The Susquehanna Hose Company in the months of March and April will start an advertising campaign in reference to carbon monoxide detectors. We will do this through radio advertisements, mailings and kiosks at the different firehouses. The goal is to save lives and the bottom line is people need to be aware of the legislation and have the carbon monoxide detectors in their homes in order to protect them from carbon monoxide. Like I referenced earlier, it is working already and we as Citizens should be very proud of that. The Susquehanna Hose Company has received a donation to cover the first 40 detectors and is currently working with businesses and carbon monoxide detector manufacturers to obtain more at either a discounted price or for free. Mayor Wayne Dougherty has also confirmed that the City will match the amount of carbon monoxide detectors purchased by SHCO. These carbon monoxide detectors are intended for those who truly cannot afford to purchase one. Carbon monoxide detectors can be bought at numerous locations for around $17.00.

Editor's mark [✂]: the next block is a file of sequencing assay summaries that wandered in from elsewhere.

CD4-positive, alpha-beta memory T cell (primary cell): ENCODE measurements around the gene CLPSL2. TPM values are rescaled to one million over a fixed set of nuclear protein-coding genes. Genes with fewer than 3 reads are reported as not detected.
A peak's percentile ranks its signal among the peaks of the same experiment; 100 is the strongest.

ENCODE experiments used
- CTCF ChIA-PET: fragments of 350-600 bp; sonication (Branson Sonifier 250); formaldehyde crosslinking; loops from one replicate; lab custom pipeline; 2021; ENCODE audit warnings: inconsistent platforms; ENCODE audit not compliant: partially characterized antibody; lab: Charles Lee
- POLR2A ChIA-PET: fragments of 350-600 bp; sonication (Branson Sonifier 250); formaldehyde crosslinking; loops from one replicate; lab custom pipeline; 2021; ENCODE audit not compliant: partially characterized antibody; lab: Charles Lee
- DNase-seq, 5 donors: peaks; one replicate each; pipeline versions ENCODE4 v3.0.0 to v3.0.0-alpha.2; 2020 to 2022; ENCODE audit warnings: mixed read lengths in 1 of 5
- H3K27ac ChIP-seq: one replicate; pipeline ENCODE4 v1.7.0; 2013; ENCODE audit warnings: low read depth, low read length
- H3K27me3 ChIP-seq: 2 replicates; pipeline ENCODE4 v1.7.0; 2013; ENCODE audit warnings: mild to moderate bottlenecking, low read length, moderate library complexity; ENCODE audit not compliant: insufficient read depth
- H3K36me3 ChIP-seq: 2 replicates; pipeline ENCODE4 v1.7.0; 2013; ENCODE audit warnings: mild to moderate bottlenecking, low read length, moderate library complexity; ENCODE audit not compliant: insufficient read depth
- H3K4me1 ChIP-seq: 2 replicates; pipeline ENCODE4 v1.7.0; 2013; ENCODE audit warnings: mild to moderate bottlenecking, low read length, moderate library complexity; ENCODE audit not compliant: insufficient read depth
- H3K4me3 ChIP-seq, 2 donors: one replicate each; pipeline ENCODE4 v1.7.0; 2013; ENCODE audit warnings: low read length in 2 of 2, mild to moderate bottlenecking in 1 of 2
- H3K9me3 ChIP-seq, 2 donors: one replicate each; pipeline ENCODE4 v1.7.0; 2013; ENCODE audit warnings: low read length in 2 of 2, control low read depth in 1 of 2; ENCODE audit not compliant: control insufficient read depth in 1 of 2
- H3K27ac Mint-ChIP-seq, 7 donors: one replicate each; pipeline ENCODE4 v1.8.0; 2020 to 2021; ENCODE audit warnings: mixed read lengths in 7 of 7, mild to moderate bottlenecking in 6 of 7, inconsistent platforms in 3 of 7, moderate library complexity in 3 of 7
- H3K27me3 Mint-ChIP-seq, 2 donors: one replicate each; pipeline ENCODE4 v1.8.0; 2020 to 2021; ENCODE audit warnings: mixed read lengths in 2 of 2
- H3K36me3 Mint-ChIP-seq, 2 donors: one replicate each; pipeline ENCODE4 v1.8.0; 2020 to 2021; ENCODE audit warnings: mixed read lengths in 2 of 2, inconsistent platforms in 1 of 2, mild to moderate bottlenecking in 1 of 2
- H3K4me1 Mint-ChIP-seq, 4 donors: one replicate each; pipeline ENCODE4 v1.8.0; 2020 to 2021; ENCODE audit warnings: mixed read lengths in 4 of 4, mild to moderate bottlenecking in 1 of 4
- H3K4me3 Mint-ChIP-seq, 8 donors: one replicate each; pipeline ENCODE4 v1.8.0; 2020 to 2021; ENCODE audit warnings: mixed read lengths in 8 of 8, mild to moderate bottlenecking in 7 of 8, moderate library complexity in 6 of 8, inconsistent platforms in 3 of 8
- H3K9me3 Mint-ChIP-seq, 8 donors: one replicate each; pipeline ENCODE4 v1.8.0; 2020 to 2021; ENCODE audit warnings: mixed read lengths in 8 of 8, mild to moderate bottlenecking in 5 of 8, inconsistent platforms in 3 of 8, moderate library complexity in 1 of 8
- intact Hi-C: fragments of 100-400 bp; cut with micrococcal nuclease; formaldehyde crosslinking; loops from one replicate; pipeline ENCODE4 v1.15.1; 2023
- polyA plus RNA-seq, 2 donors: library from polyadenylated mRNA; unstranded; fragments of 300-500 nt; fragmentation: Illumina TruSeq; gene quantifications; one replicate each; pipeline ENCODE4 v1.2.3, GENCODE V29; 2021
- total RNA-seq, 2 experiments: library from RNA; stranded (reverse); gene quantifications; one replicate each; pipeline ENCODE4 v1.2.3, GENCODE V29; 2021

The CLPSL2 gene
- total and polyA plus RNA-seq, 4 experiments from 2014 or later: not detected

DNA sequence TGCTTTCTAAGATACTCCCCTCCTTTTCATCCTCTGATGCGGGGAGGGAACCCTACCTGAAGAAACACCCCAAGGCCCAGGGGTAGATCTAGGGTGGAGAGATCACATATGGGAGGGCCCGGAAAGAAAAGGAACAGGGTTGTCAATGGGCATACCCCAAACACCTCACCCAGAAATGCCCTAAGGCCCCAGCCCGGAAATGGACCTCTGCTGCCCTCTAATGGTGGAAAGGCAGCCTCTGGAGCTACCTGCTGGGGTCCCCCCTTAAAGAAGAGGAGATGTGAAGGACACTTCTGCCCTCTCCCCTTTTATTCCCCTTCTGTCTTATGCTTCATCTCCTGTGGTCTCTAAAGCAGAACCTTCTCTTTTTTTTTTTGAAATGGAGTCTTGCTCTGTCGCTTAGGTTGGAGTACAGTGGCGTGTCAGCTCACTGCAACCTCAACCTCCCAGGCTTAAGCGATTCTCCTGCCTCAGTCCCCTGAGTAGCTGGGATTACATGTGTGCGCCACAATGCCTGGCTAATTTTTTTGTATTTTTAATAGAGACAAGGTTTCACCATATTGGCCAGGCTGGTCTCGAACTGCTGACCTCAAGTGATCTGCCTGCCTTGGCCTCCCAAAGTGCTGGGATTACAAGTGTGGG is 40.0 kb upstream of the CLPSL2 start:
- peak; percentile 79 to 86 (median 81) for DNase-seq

The Susquehanna Hose Company would like to thank the Mayor and City Council for their support of this carbon monoxide legislation. Mayor Dougherty was a huge supporter from day one of this process six months ago. I personally would like to thank Council President Bill Martin for his tireless work and dedication on Ordinance 924. Council President Martin was the driving force of this ordinance. The SHCO would also like to thank Deputy Chief State Fire Marshal Mark Bilger for his support and knowledge; he was always there to answer questions. The complete ordinance can be found at www.susquehanna5.com and I can be reached at 443-807-1022 for any questions that citizens might have. The City of Havre de Grace should be proud, they always lead the way in public safety and without a doubt make Havre de Grace one of the safest places to live in the Country.
Chief Scott Hurst
Susquehanna Hose Company